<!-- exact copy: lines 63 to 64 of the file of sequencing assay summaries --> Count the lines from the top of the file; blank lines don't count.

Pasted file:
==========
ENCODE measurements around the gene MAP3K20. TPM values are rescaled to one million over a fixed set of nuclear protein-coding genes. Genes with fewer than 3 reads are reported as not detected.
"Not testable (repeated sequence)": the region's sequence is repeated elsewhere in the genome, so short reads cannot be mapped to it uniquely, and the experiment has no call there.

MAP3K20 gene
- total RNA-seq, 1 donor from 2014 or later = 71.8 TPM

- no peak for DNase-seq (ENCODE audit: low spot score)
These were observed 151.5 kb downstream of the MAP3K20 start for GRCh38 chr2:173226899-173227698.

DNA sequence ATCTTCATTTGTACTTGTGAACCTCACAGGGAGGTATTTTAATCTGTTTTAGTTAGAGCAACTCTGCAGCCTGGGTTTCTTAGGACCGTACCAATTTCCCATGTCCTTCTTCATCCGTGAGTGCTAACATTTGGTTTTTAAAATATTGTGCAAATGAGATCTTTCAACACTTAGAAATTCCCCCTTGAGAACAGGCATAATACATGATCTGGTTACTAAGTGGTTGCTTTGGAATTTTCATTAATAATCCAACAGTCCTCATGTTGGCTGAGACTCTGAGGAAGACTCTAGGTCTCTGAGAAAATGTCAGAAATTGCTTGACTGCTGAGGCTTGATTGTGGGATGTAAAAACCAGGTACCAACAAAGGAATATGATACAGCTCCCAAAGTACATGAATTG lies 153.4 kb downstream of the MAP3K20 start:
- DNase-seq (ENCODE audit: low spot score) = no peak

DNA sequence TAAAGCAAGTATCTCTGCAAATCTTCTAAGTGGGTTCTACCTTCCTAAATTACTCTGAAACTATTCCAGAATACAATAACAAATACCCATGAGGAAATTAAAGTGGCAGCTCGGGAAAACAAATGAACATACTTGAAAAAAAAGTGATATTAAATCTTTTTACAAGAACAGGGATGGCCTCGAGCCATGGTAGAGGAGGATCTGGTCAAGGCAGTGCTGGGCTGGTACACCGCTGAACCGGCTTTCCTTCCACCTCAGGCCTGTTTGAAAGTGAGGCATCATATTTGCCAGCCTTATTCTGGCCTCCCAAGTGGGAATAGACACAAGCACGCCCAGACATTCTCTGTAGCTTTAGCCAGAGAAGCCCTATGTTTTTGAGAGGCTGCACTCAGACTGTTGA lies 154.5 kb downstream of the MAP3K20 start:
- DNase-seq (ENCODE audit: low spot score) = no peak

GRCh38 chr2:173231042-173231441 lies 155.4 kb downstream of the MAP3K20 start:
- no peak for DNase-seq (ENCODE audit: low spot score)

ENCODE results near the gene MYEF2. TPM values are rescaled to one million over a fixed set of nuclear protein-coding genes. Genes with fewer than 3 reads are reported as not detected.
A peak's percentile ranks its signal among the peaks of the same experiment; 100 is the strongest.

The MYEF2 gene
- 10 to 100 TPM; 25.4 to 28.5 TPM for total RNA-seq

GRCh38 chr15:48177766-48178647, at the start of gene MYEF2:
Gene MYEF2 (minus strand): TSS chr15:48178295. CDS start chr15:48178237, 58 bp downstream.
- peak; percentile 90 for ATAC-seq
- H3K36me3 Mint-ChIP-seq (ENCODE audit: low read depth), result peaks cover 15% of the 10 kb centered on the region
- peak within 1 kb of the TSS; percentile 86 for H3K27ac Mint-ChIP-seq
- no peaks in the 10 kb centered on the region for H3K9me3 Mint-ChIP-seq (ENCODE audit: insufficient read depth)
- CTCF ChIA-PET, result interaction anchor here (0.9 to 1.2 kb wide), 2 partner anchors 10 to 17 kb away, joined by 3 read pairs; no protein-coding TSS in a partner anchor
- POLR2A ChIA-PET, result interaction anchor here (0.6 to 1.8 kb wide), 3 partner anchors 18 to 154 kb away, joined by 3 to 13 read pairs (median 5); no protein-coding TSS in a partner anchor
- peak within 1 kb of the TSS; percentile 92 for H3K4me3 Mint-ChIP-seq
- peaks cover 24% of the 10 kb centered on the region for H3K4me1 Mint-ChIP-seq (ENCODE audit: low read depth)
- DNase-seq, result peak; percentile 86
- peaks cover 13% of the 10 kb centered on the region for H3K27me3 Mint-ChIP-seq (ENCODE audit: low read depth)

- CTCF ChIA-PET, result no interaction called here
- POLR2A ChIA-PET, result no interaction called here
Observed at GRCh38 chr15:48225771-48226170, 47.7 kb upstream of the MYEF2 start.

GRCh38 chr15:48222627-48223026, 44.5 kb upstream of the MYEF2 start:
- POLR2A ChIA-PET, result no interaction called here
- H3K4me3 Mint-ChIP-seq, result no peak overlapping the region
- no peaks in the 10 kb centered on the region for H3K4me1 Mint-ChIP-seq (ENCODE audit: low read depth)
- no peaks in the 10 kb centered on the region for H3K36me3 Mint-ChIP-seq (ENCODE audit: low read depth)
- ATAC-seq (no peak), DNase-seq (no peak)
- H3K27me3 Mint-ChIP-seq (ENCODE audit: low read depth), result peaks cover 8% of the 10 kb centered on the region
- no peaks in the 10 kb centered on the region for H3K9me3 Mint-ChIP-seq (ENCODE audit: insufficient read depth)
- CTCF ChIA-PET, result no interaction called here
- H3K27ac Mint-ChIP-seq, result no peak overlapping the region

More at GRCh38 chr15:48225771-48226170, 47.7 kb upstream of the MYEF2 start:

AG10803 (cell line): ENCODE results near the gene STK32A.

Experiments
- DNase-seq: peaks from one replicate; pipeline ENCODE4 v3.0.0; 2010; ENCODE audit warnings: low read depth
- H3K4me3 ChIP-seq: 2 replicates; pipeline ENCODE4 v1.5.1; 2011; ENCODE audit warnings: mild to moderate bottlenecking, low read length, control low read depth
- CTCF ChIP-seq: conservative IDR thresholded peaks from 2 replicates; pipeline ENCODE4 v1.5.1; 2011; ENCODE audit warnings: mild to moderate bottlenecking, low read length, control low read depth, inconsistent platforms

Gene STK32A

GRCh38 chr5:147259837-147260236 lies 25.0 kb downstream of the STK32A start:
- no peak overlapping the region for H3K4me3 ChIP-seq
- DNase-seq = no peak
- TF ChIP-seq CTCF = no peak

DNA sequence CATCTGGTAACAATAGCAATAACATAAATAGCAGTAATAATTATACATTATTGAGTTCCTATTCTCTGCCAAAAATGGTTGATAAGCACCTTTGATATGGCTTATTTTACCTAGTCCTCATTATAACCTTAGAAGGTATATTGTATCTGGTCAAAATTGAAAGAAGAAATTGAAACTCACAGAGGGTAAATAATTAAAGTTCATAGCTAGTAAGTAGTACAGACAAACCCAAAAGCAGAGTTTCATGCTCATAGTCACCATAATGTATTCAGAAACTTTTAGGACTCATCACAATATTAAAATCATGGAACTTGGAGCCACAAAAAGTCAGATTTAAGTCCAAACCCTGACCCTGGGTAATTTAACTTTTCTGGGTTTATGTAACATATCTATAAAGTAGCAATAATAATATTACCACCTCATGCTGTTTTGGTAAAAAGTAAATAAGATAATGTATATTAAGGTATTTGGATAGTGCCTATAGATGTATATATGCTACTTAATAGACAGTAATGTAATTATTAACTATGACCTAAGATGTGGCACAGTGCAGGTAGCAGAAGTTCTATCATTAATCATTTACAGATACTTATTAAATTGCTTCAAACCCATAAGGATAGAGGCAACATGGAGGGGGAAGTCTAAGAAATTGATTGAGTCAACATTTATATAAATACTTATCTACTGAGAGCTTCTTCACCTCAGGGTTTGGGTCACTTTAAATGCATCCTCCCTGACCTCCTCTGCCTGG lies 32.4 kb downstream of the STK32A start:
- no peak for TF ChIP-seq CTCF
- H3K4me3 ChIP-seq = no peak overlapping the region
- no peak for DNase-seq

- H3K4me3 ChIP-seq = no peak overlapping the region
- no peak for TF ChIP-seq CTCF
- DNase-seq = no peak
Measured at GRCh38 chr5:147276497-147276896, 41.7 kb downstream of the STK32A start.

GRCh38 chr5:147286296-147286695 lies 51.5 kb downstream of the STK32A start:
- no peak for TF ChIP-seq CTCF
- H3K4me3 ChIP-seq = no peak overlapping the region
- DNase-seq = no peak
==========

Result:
- H3K4me3 ChIP-seq = no peak overlapping the region
- DNase-seq = no peak